Foxhole Atheists

It’s Veterans Day and prayer makes the headlines. The old adage about no atheists in foxholes comes to mind as those who fought for the values we hold reminisce about the not-so-happy days before the 1950s when the last semblance of normalcy in American life apparently died. The New Jersey Star-Ledger quotes a World War II veteran who participated at the Battle of Normandy saying “I might have prayed more than I ever prayed before.” No atheists in foxholes. As a lifelong pacifist, I have always believed that war is a terrible waste. 3.5 billion years of evolution and the best we can come up with is to hurl supersonic lead slugs at each other over who gets what and who deserves more than who else. I don’t deny that veterans should be honored – my father was a veteran – but war should not.

A sad truth is that many wars, probably in the history of the modern world, most wars, have been fought for religious reasons. The idea that God demands certain things ultimately leads to fighting over what it is God wants. Both sides often claiming the silent deity is on their side. Millions of mere mortals have had to pay the price. Hey, can’t we just talk about this?

War may very well have evolutionary roots. Studies of chimpanzees suggest that homo sapiens are not the only overly aggressive primates. If we deny our cousins religion, however, only homo sapiens fight for mythological causes. One of the great ironies of life is that the most advanced technology trickles down to civilian life from military applications. If something is new, it must have a tactical use against the enemy. Once the enemy is subdued, we can share the wealth. I grew up hearing about “godless Communists.” I watched in dismay as Bush declared a new crusade. I shudder when I read that Iran is developing long-range missile facilities. God is the midst of all this. Veterans protected us from the human-level wars of a bygone era. In our own homemade Armageddon, however, our own technology will doubtless become the weapons in the hands of an angry God.

If God be for us...

4 thoughts on “Foxhole Atheists

  1. I definitely agree that most wars have been justified using religious reasons. However, I feel like it’s slightly misleading to say that all wars were fought for religious reasons. Certainly, religion plays a significant role in most wars (some more than others). However, I think that political and economic reasons feature just as heavily in the reasons for going to war. It’s also important to consider that many cultures (especially ancient 0nes) fuse religion, politics and economics. Conceptions of separation of church and state were (and in some cases, still are) unheard of. To justify something for economic reasons is the same as justifying it for religious reasons.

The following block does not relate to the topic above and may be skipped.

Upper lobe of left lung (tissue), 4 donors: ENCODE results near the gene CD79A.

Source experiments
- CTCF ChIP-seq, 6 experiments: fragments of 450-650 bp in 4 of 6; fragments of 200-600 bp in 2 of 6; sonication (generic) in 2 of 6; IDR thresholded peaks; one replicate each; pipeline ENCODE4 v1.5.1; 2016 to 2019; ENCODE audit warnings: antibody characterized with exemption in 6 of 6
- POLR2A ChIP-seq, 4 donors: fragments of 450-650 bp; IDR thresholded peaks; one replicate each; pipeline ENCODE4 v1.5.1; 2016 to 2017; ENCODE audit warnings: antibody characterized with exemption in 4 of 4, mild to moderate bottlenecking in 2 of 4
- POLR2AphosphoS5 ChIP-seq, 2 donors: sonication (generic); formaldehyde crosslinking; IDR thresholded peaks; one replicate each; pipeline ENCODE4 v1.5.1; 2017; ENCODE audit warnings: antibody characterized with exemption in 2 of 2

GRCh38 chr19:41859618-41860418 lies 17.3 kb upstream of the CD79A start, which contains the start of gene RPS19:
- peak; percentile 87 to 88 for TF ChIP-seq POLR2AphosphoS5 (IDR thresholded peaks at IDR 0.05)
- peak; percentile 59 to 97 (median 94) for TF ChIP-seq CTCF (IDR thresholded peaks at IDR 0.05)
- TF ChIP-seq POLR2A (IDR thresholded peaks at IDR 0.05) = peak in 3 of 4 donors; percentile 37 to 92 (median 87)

Either way, I am also saddened that religion is so often used to justify violence. So much for it being light in the darkness or a city on a hill.


    • Steve Wiggins

      Thanks, Davo.

      I agree that it’s a sad state of affairs as well. I also agree that not all wars are fought because of religion. I tell my students to stay clear of qualifiers such as “every” or “all” or “never.” That’s why I wrote that most wars have religious roots in recent times.

      Good point about the fusing of religion and politics in ancient times. That is yet another concept I stress in the classroom.


  2. I love your remark about honoring veterans, but not wars. I think for the individuals at the highest levels, war is about power balance–gaining power or protecting the power of the state, which, to be fair, is their responsibility. Heads of state have long wedded politics and war to religion because that rallies the masses to their causes. There’s an interesting bit about how an Indian prince used religion to rally troops in a biographical book called The Man Who Would Be King: The First American In Afghanistan by Ben Macintyre. The prince, himself, like those who rallied the Muslims against him, couldn’t have cared less about religion. Really enjoying your blog. All the best.


    • Steve Wiggins

      Thanks, Piper.

      The sad part is that so few serious religious believers see this manipulation taking place. I suppose that is why it is so effective.


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